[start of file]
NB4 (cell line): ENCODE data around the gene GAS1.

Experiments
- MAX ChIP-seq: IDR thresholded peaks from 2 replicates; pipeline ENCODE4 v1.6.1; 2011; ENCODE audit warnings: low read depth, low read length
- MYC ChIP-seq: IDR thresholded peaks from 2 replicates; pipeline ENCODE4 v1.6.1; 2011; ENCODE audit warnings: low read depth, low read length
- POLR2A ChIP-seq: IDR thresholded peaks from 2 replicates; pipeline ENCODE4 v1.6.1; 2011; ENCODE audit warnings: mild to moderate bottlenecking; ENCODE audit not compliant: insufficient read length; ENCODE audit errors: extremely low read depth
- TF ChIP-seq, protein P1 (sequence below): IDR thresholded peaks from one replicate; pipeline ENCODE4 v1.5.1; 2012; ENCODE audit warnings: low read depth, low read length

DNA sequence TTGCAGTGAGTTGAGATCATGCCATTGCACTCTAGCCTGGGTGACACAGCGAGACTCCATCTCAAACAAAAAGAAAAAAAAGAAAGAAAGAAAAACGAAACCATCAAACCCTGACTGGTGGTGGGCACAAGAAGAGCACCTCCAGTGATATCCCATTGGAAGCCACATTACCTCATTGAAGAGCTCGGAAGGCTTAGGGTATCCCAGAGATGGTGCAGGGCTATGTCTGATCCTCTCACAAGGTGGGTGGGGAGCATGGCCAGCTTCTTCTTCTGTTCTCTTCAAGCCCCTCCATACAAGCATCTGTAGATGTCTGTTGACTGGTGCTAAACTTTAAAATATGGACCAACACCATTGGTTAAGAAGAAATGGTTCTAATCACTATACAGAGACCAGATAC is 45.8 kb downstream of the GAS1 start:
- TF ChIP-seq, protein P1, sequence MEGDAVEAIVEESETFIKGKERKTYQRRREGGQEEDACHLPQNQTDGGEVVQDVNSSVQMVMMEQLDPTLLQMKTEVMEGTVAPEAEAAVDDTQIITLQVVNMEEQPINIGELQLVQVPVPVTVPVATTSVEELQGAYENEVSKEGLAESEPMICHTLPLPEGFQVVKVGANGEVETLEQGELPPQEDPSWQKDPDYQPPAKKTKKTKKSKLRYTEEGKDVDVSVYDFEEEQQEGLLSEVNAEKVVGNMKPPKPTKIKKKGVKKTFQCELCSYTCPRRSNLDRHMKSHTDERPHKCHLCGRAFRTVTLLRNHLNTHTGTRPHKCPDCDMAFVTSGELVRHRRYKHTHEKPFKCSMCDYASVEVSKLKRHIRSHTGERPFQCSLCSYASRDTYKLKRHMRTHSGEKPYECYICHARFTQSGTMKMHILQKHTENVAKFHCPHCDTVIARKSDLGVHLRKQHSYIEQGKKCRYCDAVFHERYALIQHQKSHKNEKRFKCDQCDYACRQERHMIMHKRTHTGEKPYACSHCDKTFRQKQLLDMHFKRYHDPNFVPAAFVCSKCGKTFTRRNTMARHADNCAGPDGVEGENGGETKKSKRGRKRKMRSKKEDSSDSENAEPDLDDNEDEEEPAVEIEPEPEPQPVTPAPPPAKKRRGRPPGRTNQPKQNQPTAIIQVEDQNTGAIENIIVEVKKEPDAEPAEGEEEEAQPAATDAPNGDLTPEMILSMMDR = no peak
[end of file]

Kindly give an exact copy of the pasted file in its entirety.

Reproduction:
NB4 (cell line): ENCODE data around the gene GAS1.

Experiments
- MAX ChIP-seq: IDR thresholded peaks from 2 replicates; pipeline ENCODE4 v1.6.1; 2011; ENCODE audit warnings: low read depth, low read length
- MYC ChIP-seq: IDR thresholded peaks from 2 replicates; pipeline ENCODE4 v1.6.1; 2011; ENCODE audit warnings: low read depth, low read length
- POLR2A ChIP-seq: IDR thresholded peaks from 2 replicates; pipeline ENCODE4 v1.6.1; 2011; ENCODE audit warnings: mild to moderate bottlenecking; ENCODE audit not compliant: insufficient read length; ENCODE audit errors: extremely low read depth
- TF ChIP-seq, protein P1 (sequence below): IDR thresholded peaks from one replicate; pipeline ENCODE4 v1.5.1; 2012; ENCODE audit warnings: low read depth, low read length

DNA sequence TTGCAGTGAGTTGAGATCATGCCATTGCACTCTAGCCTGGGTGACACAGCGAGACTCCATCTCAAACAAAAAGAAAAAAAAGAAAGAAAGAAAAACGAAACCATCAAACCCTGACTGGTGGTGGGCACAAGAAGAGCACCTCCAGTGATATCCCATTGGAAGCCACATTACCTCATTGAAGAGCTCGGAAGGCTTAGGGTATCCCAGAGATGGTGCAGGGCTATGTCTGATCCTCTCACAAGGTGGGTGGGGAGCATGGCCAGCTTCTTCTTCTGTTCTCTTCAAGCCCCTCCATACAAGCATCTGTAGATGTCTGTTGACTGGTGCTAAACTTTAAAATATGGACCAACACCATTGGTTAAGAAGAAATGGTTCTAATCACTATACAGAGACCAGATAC is 45.8 kb downstream of the GAS1 start:
- TF ChIP-seq, protein P1, sequence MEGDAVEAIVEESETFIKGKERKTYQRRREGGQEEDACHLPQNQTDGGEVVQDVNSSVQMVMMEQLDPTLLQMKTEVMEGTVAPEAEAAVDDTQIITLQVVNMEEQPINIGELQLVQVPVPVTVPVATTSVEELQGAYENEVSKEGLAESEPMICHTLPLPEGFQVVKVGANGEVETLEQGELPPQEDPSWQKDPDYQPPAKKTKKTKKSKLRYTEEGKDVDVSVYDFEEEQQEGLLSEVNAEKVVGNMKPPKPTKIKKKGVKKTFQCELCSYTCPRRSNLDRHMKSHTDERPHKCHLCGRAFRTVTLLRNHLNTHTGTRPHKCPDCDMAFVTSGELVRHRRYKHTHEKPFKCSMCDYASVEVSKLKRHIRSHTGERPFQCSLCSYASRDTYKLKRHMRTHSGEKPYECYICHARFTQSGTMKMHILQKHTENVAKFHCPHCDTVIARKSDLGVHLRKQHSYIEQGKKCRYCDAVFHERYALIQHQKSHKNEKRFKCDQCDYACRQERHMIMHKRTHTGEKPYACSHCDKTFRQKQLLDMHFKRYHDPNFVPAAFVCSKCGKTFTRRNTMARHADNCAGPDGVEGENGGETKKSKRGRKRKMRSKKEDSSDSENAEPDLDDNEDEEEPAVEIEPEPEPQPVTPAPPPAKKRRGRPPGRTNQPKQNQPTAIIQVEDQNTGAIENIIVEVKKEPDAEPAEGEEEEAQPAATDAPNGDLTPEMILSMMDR = no peak